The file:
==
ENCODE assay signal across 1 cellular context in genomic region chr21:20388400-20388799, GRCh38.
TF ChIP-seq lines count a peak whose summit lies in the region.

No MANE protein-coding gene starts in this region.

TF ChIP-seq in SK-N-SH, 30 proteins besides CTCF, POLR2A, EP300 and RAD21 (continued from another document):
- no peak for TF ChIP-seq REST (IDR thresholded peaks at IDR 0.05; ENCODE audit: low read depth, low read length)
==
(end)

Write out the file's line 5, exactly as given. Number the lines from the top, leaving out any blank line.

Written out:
- no peak for TF ChIP-seq REST (IDR thresholded peaks at IDR 0.05; ENCODE audit: low read depth, low read length)